The Philippines has a tropical climate with two distinct seasons: wet and dry. Typhoons and tropical storms are a common occurrence during the wet season, particularly in the northern part of the Philippines, and occurs from late May till early November. Dry season starts from late November until late April. December to February is a pleasant time to visit the Philippines. Temperatures during this time range from 24-30°C (75-86°F) at its peak. From March to May, temperatures heat up but as Manila is by the coast, it rarely goes beyond 37°C (99°F).
English and Filipino (Tagalog) are the common languages in the northern mainland of Luzon. Tagalog is the native tongue of most Filipinos native to Manila and the surrounding Tagalog-speaking regions of Luzon. English comes second as a medium of instruction in any institution including businesses and the like (although some homes in the Philippines choose English as their first language; it depends upon preference). In Binondo, Manila's Chinatown district, Hokkien is widely spoken while Mandarin might also be known as it is taught in Chinese educational institutes.
Manila is crossed by three lines of the Strong Republic Transit System (SRTS), Metro Manila's (partially) integrated railway network: the Yellow and Purple lines, operated by the Light Rail Transit Authority, as well as the Orange Line, operated by the Philippine National Railways.
Metro Manila's main passenger train station is Tutuban in Tondo. The PNR operates the Bicol Express daily night train between Manila and Naga in Camarines Sur, as well as a nighttime commuter service to Biñan in Laguna, which returns to Manila in the early morning.
Several bus routes to points in Metro Manila and surrounding provinces either pass through or converge in Manila. The city has several bus terminals, with the biggest being the Park and Ride Lawton bus terminal along Padre Burgos St., beside the Manila Metropolitan Theater. Provincial bus companies also operate their own terminals which are dispersed throughout the city.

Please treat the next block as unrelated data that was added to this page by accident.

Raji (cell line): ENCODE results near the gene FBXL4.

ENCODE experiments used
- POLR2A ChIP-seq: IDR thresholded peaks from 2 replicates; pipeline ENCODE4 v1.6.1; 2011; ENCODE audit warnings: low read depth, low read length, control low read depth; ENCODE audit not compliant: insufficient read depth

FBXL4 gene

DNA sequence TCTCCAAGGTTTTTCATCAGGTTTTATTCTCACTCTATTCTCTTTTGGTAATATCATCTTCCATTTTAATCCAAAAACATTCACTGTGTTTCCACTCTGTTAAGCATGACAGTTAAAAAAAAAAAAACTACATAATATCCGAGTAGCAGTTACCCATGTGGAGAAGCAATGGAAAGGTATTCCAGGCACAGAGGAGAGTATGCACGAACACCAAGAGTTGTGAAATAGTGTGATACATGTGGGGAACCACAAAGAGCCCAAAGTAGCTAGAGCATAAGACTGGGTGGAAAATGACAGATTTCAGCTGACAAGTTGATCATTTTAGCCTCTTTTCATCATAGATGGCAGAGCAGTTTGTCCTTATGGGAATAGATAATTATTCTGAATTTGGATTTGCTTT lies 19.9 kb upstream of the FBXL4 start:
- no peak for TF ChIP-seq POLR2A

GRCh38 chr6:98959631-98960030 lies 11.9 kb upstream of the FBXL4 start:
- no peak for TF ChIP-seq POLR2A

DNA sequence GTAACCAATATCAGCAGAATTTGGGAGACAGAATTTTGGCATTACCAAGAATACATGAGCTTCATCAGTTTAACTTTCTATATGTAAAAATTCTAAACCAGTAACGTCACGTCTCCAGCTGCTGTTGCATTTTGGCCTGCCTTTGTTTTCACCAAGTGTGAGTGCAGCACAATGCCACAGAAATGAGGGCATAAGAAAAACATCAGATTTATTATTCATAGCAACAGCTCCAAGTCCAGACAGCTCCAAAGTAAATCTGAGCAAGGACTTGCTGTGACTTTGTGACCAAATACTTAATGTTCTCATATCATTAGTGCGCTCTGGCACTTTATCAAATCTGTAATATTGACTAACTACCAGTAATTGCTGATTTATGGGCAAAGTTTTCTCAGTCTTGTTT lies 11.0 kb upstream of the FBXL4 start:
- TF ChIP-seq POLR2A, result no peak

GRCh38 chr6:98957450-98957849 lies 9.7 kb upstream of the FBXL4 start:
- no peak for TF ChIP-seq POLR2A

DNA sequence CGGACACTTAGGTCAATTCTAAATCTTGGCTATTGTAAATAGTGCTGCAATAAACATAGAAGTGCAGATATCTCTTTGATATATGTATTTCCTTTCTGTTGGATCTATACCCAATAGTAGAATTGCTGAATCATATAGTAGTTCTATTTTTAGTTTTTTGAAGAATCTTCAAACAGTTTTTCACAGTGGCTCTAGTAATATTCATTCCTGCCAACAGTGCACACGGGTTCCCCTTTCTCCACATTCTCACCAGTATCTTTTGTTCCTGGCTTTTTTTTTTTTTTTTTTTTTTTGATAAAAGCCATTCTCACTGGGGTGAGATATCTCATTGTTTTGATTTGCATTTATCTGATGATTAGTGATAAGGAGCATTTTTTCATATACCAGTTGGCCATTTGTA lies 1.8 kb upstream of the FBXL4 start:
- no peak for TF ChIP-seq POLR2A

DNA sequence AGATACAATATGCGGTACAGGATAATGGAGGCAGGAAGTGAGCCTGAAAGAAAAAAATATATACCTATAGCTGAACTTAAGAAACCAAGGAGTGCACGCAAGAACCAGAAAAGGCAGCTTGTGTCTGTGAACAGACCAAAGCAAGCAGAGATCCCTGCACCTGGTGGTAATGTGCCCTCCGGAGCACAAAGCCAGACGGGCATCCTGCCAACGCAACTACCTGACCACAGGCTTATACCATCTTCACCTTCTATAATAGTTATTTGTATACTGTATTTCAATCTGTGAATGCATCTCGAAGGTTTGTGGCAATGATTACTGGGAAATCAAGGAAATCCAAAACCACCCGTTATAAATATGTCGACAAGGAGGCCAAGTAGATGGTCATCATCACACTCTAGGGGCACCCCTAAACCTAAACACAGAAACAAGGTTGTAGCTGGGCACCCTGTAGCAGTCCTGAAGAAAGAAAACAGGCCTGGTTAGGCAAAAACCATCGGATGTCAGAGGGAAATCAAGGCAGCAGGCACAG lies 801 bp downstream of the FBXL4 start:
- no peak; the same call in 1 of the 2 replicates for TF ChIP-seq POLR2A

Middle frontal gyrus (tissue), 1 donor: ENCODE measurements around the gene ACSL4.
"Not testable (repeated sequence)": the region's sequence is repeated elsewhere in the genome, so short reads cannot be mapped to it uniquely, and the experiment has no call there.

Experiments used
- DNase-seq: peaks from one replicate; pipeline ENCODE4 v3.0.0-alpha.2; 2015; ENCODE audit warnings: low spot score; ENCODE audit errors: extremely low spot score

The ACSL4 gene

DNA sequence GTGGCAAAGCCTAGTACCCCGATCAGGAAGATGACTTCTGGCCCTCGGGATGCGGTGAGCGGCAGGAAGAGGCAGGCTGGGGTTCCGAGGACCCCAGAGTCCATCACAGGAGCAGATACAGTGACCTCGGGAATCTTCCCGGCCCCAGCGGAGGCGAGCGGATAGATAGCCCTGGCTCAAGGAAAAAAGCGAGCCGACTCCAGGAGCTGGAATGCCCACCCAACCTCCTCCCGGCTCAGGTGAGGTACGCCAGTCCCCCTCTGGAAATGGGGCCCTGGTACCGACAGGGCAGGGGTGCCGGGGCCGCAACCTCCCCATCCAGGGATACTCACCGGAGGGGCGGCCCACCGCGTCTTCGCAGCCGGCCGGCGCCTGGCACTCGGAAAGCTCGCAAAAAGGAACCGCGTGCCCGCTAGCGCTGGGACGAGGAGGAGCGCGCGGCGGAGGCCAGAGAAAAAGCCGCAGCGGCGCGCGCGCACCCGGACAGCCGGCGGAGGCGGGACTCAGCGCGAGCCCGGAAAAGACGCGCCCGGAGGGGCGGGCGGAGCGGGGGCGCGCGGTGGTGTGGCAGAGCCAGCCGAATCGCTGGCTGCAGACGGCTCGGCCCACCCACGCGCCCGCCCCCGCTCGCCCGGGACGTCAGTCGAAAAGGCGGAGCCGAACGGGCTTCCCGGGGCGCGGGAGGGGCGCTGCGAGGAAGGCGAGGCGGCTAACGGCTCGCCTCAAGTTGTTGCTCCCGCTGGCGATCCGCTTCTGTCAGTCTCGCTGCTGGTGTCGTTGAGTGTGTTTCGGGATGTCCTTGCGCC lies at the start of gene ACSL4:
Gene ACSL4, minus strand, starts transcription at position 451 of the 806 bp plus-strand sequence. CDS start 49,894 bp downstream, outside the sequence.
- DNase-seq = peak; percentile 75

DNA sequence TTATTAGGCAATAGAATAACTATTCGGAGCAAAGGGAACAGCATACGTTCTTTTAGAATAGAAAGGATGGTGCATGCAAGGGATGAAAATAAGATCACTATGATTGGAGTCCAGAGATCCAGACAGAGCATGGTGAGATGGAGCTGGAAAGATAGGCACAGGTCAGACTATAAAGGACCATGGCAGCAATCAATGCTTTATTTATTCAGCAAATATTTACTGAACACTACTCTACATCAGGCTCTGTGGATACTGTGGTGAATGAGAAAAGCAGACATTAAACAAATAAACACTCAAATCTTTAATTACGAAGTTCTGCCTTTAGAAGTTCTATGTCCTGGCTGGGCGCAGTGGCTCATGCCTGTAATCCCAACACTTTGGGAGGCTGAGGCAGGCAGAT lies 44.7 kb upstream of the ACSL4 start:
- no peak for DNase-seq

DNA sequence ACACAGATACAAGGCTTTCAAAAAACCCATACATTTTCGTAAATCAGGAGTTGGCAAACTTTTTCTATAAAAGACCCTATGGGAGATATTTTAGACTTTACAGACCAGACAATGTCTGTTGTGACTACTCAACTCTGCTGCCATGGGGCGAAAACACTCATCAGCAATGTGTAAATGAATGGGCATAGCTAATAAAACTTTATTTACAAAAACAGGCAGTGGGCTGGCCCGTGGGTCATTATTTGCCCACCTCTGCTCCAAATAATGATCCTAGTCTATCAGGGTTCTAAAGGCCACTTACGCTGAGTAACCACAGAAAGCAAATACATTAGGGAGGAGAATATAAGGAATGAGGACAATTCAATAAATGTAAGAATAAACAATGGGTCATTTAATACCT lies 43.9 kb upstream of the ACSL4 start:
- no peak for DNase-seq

Manila is the hub of the Philippine ferry network, and ferries to most major cities will stop at the Manila South Harbor, the city's main passenger seaport. Several companies operate ferries to Manila from points throughout the Philippines, and cruise ships occasionally stop in Manila throughout the year.
Manila is crossed by three lines of the Strong Republic Transit System (SRTS), Metro Manila's (partially) integrated railway network. The SRTS Yellow and Purple lines, operated by the Light Rail Transit Authority, cross through Manila proper, converging at the intersection of Rizal Avenue and C.M. Recto Avenue. The Yellow Line, also known as LRT Line 1 (LRT-1), serves Malate, Ermita, Quiapo, Binondo and Santa Cruz, while the Purple Line, also known as MRT Line 2 (MRT-2), serves Quiapo, Sampaloc and Santa Mesa. Most tourist sites are along the Yellow Line.
From Tutuban station, the Philippine National Railways (PNR) operates the Commuter Express (Commex), also referred to as the SRTS Orange Line. Forty trains serve the commuter service daily, with the line crossing through Tondo, Sampaloc, Santa Mesa, Paco and San Andres before extending to Metro Manila. There is an interchange with the Yellow Line at Blumentritt station, and with the Purple Line at Santa Mesa station.